Clinical evolution of Parkinson's disease and prognostic factors affecting motor progression: 9-year follow-up study
See editorial by Fox and Ceravolo on page 421
Background and purpose
There have been few long-term studies that have characterized and charted the clinical progression of Parkinson's disease (PD). This study was therefore undertaken to understand the natural clinical evolution of treated PD patients and to identify the variables that predict greater progression in these patients.
A longitudinal linear mixed model analysis of motor score progression was performed on 576 PD patients derived from the National Neuroscience Institute Movement Disorders Database. Clinical and demographic variables were taken at baseline and formed the subgroups for comparison (gender, age at diagnosis, subtype, Mini-Mental State Examination score and baseline motor score). Motor score progression was calculated at each patient follow-up time point as the difference between Unified Parkinson's Disease Rating Scale (UPDRS) motor score at baseline and follow-up scores.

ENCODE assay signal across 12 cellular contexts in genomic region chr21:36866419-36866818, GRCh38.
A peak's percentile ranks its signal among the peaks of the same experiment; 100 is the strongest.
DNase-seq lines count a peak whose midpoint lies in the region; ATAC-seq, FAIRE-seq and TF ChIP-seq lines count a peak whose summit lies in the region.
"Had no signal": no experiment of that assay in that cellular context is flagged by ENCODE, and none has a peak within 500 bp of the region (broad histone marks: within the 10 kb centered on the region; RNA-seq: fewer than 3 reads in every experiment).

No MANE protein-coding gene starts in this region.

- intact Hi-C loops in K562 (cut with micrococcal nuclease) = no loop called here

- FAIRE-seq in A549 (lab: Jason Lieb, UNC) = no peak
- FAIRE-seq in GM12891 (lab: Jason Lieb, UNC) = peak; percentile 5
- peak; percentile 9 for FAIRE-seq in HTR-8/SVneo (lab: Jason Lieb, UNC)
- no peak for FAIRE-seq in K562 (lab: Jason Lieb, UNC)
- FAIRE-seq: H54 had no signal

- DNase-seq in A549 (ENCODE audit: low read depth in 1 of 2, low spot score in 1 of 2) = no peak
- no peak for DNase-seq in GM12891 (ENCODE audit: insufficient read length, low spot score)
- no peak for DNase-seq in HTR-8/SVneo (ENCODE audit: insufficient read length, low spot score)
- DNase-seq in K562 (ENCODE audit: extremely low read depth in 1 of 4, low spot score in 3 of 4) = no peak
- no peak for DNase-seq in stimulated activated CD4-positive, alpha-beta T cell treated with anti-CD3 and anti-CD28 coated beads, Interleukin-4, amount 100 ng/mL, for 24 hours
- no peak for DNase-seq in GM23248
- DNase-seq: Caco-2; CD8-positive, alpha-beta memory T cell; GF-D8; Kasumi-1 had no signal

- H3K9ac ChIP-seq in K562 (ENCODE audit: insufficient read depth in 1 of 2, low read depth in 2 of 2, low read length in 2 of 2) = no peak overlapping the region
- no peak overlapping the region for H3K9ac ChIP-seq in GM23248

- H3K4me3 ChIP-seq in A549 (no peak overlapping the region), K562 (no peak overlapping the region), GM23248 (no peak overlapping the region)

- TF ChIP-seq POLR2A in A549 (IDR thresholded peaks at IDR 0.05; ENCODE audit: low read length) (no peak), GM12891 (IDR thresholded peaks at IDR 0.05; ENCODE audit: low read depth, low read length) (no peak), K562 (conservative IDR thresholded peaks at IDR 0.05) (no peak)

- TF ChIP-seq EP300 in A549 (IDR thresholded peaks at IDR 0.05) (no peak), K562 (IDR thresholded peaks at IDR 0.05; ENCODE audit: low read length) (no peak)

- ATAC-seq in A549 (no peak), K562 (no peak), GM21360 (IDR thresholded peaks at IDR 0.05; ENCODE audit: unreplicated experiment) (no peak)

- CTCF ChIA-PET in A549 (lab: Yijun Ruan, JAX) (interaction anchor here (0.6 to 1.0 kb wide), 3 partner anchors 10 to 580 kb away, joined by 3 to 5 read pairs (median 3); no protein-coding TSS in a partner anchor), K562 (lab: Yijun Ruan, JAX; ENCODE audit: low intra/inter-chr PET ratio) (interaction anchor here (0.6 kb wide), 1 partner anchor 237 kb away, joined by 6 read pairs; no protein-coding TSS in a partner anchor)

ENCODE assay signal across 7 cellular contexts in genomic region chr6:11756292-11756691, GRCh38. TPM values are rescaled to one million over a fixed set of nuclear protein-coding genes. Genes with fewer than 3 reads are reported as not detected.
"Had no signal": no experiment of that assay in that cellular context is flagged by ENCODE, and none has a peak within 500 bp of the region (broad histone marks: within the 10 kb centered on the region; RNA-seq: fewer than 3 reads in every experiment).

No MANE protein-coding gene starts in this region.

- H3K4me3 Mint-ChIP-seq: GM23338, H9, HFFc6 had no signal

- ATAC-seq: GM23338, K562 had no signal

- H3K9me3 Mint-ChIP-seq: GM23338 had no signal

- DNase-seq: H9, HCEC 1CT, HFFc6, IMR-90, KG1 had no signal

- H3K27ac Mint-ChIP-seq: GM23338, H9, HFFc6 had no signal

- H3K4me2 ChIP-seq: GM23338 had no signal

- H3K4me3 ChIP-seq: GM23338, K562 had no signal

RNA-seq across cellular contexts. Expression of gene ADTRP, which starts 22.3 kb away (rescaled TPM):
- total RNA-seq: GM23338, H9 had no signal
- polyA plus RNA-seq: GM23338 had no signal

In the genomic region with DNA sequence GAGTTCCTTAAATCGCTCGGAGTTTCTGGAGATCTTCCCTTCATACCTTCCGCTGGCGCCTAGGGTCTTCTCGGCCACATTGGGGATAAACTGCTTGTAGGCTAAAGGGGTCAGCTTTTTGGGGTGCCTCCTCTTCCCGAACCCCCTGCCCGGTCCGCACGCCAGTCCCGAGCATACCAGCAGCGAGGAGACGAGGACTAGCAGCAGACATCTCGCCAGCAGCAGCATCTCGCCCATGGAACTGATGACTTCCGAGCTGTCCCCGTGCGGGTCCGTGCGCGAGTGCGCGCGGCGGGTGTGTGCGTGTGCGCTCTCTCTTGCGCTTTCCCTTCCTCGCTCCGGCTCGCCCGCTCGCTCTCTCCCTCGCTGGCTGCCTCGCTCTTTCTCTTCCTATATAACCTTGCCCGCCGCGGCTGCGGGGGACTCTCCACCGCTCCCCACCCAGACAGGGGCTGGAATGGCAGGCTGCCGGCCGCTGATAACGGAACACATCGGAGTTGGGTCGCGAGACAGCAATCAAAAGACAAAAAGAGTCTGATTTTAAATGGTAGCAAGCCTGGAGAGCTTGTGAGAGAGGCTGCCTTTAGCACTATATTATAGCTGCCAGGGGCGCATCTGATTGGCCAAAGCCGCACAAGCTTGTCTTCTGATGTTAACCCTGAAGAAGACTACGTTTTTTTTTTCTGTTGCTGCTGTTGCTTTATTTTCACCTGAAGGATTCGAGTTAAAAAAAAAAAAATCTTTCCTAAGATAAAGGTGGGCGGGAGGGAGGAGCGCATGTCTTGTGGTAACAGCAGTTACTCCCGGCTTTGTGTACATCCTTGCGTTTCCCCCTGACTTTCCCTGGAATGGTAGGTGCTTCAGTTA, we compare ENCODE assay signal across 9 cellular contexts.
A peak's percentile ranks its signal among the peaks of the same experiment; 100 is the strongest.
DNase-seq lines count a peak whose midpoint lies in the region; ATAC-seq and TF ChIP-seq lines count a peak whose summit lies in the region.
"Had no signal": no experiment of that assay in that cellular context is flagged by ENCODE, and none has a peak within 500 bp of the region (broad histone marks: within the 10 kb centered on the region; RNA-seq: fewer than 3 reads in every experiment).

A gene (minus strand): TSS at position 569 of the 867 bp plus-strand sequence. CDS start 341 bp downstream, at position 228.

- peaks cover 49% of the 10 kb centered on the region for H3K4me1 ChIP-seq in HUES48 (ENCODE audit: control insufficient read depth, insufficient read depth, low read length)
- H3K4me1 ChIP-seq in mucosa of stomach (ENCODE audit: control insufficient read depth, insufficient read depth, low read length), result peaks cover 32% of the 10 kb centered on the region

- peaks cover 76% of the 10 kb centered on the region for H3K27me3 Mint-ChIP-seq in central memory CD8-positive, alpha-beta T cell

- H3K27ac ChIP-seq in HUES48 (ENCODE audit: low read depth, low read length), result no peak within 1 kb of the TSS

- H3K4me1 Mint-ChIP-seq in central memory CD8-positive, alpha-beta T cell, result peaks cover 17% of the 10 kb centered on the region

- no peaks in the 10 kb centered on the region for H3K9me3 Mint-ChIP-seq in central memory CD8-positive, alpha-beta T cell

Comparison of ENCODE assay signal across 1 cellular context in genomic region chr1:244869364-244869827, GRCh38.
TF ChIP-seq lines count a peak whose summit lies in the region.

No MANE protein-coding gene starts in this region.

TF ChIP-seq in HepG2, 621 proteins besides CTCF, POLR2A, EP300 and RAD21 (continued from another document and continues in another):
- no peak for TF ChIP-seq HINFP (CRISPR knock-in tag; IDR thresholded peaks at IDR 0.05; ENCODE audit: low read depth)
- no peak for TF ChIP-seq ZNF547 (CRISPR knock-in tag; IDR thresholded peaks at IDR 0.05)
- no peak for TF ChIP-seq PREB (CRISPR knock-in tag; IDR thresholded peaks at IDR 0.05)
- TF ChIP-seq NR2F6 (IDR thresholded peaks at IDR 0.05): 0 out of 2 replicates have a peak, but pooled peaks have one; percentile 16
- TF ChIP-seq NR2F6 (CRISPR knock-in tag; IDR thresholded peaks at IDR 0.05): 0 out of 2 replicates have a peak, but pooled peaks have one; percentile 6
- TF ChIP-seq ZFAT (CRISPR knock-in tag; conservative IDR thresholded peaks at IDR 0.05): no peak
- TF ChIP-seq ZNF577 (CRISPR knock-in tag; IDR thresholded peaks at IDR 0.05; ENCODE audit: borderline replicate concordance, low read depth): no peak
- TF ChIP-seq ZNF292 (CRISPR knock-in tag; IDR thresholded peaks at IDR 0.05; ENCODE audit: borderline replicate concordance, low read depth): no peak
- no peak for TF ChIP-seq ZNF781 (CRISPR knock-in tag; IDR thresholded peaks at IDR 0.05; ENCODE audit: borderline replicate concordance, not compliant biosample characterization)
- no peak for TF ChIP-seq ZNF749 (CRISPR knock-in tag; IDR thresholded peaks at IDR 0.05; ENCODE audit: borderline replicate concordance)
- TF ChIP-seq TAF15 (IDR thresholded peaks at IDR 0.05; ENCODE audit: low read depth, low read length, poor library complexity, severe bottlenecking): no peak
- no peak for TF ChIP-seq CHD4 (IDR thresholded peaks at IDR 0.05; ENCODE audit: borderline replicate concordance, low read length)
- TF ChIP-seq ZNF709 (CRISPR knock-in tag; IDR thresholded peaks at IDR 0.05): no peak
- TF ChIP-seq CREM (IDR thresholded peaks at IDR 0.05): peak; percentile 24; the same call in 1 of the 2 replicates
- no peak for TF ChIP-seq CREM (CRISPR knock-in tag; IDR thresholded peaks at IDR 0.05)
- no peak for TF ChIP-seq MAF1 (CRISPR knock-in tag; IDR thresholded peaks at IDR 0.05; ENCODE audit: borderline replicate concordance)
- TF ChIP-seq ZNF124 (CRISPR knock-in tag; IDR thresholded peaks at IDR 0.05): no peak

The overall annual motor score progression as measured by the change of UPDRS motor scores from baseline ranged from 0.62% to 3.67%. There are three distinct phases: improvement, stability, and steady progression. Patients returned to baseline score 2–2.5 years after diagnosis, with stability lasting to 7 years, followed by a period of steady progression. When analyzed longitudinally, male gender (P < 0.03), older age at diagnosis (P < 0.05), akinetic-rigid subtype (P < 0.04), cognitive impairment (P < 0.005) and lower baseline motor score (P < 0.04) were associated with greater progression of motor scores.
Our results show that, when measured clinically, motor progression was non-linear and that it occurred in distinct phases, all of which were affected by baseline demographic and clinical variables such as gender, age at diagnosis, disease subtype, cognitive status and baseline motor score.